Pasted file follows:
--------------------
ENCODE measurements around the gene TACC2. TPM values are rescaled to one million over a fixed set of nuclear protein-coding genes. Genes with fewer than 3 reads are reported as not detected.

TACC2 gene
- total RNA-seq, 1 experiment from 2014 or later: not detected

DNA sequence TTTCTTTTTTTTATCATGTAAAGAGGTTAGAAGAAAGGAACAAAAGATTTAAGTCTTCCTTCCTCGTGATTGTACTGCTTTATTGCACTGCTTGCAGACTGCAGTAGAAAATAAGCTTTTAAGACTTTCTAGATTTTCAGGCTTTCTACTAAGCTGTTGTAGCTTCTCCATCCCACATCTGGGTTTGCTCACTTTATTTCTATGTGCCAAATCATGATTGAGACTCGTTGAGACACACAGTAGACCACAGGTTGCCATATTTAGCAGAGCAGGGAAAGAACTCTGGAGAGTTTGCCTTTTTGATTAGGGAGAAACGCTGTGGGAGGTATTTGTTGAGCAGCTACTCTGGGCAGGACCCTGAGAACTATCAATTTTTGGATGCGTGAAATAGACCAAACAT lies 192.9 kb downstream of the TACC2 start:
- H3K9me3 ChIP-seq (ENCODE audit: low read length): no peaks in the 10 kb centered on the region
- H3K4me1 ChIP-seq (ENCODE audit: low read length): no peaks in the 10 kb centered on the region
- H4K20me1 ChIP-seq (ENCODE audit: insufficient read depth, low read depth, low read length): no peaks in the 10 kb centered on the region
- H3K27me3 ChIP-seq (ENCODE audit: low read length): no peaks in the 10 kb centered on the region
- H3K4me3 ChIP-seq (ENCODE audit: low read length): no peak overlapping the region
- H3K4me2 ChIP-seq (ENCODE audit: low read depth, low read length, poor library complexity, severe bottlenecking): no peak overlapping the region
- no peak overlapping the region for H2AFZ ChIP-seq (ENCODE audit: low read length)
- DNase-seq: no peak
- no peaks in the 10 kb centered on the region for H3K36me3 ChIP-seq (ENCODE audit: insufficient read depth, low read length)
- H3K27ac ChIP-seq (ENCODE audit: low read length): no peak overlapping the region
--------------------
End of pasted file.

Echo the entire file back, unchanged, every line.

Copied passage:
ENCODE measurements around the gene TACC2. TPM values are rescaled to one million over a fixed set of nuclear protein-coding genes. Genes with fewer than 3 reads are reported as not detected.

TACC2 gene
- total RNA-seq, 1 experiment from 2014 or later: not detected

DNA sequence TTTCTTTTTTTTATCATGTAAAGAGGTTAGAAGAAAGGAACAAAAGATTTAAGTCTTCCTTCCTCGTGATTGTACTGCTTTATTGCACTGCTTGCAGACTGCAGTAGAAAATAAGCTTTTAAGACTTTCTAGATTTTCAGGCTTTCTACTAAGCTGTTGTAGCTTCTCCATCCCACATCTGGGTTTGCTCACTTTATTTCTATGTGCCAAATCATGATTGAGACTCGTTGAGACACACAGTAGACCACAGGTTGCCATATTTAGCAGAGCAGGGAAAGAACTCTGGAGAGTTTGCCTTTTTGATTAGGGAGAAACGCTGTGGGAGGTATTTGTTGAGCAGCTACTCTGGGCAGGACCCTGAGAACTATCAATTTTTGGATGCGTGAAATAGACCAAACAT lies 192.9 kb downstream of the TACC2 start:
- H3K9me3 ChIP-seq (ENCODE audit: low read length): no peaks in the 10 kb centered on the region
- H3K4me1 ChIP-seq (ENCODE audit: low read length): no peaks in the 10 kb centered on the region
- H4K20me1 ChIP-seq (ENCODE audit: insufficient read depth, low read depth, low read length): no peaks in the 10 kb centered on the region
- H3K27me3 ChIP-seq (ENCODE audit: low read length): no peaks in the 10 kb centered on the region
- H3K4me3 ChIP-seq (ENCODE audit: low read length): no peak overlapping the region
- H3K4me2 ChIP-seq (ENCODE audit: low read depth, low read length, poor library complexity, severe bottlenecking): no peak overlapping the region
- no peak overlapping the region for H2AFZ ChIP-seq (ENCODE audit: low read length)
- DNase-seq: no peak
- no peaks in the 10 kb centered on the region for H3K36me3 ChIP-seq (ENCODE audit: insufficient read depth, low read length)
- H3K27ac ChIP-seq (ENCODE audit: low read length): no peak overlapping the region